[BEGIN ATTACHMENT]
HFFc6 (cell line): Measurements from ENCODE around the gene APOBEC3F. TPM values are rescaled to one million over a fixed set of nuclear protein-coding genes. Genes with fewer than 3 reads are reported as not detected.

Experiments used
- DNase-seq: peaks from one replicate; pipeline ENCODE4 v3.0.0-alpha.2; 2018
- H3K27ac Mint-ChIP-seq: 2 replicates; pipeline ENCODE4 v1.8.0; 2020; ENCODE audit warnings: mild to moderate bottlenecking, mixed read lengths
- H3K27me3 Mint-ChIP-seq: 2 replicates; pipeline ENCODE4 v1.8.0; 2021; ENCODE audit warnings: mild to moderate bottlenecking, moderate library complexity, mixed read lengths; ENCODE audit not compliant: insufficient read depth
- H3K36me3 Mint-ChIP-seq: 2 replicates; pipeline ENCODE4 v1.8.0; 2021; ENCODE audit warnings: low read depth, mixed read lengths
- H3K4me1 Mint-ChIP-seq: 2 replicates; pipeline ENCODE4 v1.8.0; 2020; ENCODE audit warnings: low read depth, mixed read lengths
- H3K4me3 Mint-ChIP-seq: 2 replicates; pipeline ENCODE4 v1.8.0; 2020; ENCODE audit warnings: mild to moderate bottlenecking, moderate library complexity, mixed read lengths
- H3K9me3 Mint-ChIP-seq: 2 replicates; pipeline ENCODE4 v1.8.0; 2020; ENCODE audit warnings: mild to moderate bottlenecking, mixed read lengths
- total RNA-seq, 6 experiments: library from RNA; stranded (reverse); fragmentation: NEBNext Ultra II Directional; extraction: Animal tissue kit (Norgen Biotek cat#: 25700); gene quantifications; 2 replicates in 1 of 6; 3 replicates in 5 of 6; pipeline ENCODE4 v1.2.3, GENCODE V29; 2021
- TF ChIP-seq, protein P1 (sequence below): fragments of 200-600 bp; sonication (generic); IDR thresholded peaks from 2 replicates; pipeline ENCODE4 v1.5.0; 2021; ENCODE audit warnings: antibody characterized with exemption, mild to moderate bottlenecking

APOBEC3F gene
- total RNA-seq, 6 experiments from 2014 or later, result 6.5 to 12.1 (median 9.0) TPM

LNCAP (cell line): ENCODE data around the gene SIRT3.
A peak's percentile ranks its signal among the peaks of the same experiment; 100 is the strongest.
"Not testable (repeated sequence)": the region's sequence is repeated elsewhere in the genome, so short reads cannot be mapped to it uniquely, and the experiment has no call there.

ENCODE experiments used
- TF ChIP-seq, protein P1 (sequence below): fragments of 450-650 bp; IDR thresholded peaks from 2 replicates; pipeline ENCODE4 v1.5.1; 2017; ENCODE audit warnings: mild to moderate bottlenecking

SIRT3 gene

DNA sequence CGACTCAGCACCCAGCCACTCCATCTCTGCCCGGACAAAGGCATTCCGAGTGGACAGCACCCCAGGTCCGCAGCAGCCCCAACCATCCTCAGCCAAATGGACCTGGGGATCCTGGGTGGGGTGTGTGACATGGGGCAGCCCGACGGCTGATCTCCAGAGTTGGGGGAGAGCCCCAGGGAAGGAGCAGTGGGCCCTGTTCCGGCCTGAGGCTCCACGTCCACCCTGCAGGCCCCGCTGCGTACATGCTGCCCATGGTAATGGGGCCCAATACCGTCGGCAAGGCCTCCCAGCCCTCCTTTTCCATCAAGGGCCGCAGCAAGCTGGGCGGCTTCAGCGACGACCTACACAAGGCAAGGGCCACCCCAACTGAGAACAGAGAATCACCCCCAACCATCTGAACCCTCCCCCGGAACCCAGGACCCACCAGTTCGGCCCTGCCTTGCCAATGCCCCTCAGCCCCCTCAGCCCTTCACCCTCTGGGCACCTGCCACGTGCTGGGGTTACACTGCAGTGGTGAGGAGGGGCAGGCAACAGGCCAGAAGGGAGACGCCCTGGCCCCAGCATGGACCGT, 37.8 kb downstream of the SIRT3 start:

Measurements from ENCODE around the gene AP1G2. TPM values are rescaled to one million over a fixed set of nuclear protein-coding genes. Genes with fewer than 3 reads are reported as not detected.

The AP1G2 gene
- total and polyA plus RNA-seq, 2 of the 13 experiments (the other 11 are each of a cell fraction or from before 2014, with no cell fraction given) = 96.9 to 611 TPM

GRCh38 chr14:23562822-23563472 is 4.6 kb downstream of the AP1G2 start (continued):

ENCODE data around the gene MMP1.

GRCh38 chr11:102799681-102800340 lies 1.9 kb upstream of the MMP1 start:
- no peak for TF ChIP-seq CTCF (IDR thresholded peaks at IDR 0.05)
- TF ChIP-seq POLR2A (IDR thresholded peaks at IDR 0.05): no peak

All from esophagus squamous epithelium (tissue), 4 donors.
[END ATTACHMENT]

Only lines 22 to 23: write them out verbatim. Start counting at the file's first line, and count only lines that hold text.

The AP1G2 gene
- total and polyA plus RNA-seq, 2 of the 13 experiments (the other 11 are each of a cell fraction or from before 2014, with no cell fraction given) = 96.9 to 611 TPM